PRESS RELEASE: City of Flint Moves Ahead with $5 million in Water Treatment Improvements

City of Flint Moves Ahead with $5 million in Water Treatment Improvements

Flint, Michigan – April 16, 2015 – Emergency Manager Jerry Ambrose, with approval from the Department of Treasury, has authorized a contract with LAN, the City’s consulting engineers, to immediately proceed with design and installation of granulated activated carbon filter for the Water Treatment Plant. Installation of the filter was one of the primary recommendations from Veolia and others as a means to help assure that City water will continue to be within EPA guidelines. Installation is scheduled to begin in Mid-June, with completion by mid-July.

Other action steps are also underway at the plant, including cleaning plate settlers, repairing the clarifier, and adjusting chemical dosing and levels as also recommended. Additionally, a contract is being finalized for the water main leak detection project, hydraulic modeling and flushing is underway, and bids for the replacement of 2 miles of major pipe are being reviewed.

Nearly $5 million has been budgeted to implement these actions, which in large measure are the ongoing types of action necessary to maintain the water treatment and distribution system. $2.1 million of this amount is budgeted for replacement of the pipe along Dupont St., and $1.6 million is budgeted for the GAC, with $900,000 budgeted for water main leak detection. Actual replacement of the pipe is scheduled to begin in June, and to be completed by early September.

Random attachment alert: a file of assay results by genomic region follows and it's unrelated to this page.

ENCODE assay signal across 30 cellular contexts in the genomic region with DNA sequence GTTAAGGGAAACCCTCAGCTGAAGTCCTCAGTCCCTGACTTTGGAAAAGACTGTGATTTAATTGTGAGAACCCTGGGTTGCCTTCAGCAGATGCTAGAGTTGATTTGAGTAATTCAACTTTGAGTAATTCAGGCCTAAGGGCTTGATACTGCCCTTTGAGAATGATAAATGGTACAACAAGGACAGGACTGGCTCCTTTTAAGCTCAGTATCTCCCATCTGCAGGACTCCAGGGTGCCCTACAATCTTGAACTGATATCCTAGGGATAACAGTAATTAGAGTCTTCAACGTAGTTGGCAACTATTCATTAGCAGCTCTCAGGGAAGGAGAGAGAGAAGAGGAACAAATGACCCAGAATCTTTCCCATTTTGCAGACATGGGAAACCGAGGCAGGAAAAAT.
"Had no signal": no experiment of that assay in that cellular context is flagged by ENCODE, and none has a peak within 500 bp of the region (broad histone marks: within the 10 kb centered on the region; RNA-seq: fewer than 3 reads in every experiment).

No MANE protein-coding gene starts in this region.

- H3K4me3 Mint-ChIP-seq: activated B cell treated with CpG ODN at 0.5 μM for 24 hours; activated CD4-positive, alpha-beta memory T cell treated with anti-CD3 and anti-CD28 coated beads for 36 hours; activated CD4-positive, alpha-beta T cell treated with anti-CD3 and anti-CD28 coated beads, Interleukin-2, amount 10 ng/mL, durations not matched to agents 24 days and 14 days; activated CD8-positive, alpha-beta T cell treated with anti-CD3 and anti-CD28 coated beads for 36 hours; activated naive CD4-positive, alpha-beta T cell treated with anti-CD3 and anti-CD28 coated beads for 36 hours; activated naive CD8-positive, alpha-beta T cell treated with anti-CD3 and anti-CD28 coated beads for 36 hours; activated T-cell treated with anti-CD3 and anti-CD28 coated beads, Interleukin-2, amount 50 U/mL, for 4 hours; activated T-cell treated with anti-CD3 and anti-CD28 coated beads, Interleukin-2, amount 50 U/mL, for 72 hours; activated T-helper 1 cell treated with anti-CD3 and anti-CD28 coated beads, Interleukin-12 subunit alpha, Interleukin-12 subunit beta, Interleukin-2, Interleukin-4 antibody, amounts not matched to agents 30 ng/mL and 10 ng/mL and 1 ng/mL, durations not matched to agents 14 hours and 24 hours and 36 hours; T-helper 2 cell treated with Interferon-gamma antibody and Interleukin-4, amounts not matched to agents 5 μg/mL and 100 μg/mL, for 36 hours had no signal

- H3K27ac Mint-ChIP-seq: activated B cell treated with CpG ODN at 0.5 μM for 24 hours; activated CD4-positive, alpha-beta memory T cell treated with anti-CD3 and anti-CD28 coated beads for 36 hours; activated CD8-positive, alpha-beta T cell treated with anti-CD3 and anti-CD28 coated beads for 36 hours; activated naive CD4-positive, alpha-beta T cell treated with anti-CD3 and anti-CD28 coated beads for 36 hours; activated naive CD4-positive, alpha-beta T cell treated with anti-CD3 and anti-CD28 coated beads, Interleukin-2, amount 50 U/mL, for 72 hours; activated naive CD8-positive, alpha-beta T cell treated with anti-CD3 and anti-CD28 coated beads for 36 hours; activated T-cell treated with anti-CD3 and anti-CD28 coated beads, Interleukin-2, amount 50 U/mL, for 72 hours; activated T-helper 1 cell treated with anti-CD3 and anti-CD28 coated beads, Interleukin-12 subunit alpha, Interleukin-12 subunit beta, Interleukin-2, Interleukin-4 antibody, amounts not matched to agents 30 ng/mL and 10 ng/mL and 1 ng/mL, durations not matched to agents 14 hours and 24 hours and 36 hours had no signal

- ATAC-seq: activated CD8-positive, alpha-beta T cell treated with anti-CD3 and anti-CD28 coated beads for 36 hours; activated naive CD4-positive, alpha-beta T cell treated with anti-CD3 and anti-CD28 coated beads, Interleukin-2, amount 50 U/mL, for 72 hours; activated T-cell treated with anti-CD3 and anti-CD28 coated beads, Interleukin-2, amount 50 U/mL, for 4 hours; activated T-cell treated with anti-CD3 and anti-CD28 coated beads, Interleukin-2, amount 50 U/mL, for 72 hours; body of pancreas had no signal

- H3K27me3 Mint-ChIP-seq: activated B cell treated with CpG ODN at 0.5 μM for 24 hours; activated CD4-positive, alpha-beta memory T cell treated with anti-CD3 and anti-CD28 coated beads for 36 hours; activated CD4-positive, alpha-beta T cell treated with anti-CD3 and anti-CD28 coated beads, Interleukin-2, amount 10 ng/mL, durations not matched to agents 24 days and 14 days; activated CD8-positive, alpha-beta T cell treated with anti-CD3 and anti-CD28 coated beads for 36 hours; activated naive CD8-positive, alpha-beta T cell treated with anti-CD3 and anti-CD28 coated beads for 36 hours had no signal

These steps are all part of the action plan recently released by the City as it continues its work to maintain the safety of the water and improve its quality. Recent testing has shown that Flint’s water is meeting all regulatory safety standards, with TTHM levels being significantly below the maximum level accepted.

The measures that have been taken to date by the Flint Water Plant staff have resulted in a significant improvement in the quality of Flint water since last summer. “Both the hardness and TTHM levels are at the lowest point since the switch to the Flint river last April,” said DPW Director Howard Croft. “Installing the GAC filter, in addition to these other steps, will further bolster the positive direction we are moving in to continue improving the quality of water in the City.”

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